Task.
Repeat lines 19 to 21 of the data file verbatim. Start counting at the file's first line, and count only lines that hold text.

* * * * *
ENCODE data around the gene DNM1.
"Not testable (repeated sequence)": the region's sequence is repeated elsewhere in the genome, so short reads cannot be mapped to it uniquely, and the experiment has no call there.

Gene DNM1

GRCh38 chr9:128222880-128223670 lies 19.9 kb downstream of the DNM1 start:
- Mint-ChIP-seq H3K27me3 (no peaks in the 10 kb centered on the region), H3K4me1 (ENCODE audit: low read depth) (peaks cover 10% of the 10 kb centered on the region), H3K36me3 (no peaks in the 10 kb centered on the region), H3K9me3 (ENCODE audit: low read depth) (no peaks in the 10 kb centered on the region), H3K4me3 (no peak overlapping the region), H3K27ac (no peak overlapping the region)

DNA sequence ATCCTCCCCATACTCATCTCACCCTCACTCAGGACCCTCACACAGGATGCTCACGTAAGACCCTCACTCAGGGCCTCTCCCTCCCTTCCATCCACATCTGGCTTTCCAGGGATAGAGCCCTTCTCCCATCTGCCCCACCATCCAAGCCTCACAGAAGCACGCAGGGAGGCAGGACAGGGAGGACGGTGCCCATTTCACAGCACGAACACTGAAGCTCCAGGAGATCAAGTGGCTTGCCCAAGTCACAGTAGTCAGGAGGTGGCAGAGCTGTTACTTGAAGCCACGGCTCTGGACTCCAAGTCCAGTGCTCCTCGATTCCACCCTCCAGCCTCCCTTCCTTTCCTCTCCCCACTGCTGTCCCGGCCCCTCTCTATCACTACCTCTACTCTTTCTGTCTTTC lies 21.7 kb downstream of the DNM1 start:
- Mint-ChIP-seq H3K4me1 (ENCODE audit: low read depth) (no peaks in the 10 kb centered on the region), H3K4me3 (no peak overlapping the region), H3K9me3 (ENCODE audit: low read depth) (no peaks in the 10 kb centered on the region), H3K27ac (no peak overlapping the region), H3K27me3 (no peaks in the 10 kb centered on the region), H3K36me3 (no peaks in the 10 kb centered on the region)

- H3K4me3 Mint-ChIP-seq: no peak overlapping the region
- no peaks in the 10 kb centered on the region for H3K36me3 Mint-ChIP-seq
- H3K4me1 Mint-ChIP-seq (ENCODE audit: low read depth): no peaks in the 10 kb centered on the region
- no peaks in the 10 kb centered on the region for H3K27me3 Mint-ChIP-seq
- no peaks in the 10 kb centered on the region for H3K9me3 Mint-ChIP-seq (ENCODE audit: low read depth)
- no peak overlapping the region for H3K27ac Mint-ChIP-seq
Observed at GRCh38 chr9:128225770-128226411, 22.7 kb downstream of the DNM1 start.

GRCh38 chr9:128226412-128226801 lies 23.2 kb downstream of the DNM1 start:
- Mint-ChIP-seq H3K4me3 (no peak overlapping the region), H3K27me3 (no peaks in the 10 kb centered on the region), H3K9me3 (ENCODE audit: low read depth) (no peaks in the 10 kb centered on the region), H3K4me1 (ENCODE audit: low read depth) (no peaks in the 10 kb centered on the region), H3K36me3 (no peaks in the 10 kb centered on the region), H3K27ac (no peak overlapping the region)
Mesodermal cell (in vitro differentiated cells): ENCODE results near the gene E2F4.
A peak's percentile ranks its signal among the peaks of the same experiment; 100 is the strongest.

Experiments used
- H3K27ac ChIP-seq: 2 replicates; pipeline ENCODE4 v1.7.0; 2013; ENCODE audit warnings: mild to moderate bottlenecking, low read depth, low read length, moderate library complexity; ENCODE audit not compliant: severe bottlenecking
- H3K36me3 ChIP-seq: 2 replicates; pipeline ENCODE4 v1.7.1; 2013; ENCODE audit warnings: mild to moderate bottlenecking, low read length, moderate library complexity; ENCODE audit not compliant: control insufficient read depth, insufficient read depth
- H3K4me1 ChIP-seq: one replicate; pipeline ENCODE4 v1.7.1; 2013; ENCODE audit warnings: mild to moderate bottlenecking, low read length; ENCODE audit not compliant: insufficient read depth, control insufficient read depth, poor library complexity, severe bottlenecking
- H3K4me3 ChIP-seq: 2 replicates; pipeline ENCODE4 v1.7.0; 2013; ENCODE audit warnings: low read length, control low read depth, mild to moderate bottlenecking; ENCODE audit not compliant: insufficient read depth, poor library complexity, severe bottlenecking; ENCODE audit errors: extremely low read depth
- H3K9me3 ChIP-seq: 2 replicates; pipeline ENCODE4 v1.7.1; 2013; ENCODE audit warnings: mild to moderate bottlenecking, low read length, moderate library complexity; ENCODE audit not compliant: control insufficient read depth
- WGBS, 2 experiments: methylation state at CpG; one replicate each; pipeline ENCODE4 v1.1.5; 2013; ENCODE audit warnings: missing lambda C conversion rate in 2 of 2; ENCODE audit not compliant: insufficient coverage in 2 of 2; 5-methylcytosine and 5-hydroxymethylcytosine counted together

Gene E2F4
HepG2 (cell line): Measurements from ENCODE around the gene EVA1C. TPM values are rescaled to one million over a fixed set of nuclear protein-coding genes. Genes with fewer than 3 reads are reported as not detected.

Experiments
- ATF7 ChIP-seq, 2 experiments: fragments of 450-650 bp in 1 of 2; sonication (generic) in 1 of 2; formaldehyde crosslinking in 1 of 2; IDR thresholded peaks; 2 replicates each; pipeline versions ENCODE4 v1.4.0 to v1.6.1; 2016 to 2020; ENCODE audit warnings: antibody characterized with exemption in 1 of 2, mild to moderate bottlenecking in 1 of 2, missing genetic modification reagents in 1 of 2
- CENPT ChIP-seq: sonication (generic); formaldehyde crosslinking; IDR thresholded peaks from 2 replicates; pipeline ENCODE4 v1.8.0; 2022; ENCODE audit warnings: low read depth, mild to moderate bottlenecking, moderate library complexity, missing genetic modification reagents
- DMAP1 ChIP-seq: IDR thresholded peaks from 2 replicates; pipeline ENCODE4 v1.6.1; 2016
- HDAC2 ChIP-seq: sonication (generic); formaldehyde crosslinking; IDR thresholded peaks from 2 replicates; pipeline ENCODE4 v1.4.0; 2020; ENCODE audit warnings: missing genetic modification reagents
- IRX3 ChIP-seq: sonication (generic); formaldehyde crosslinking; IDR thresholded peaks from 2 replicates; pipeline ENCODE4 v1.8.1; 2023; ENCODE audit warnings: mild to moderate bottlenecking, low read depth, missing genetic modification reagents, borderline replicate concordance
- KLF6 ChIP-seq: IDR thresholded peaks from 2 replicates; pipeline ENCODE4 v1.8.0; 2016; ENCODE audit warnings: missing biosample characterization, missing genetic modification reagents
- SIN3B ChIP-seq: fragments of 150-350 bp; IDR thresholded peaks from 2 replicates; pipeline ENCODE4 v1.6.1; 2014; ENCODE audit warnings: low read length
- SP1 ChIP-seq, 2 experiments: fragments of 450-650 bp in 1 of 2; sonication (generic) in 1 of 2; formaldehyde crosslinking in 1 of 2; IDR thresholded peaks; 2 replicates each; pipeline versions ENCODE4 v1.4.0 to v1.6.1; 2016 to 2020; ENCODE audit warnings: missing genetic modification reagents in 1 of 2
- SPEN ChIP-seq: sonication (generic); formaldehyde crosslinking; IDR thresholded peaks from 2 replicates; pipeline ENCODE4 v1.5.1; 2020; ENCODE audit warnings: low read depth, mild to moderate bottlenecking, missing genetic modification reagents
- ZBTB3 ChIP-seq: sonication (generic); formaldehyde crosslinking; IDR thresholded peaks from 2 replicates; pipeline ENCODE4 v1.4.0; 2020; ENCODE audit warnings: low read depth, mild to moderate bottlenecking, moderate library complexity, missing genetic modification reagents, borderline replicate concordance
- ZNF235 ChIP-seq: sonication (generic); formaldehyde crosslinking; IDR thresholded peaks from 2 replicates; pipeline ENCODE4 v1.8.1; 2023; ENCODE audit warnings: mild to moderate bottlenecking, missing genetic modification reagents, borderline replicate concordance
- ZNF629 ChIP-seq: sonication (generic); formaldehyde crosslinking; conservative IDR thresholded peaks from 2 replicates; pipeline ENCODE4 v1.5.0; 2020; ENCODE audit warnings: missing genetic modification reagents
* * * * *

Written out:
Experiments used
- H3K27ac ChIP-seq: 2 replicates; pipeline ENCODE4 v1.7.0; 2013; ENCODE audit warnings: mild to moderate bottlenecking, low read depth, low read length, moderate library complexity; ENCODE audit not compliant: severe bottlenecking
- H3K36me3 ChIP-seq: 2 replicates; pipeline ENCODE4 v1.7.1; 2013; ENCODE audit warnings: mild to moderate bottlenecking, low read length, moderate library complexity; ENCODE audit not compliant: control insufficient read depth, insufficient read depth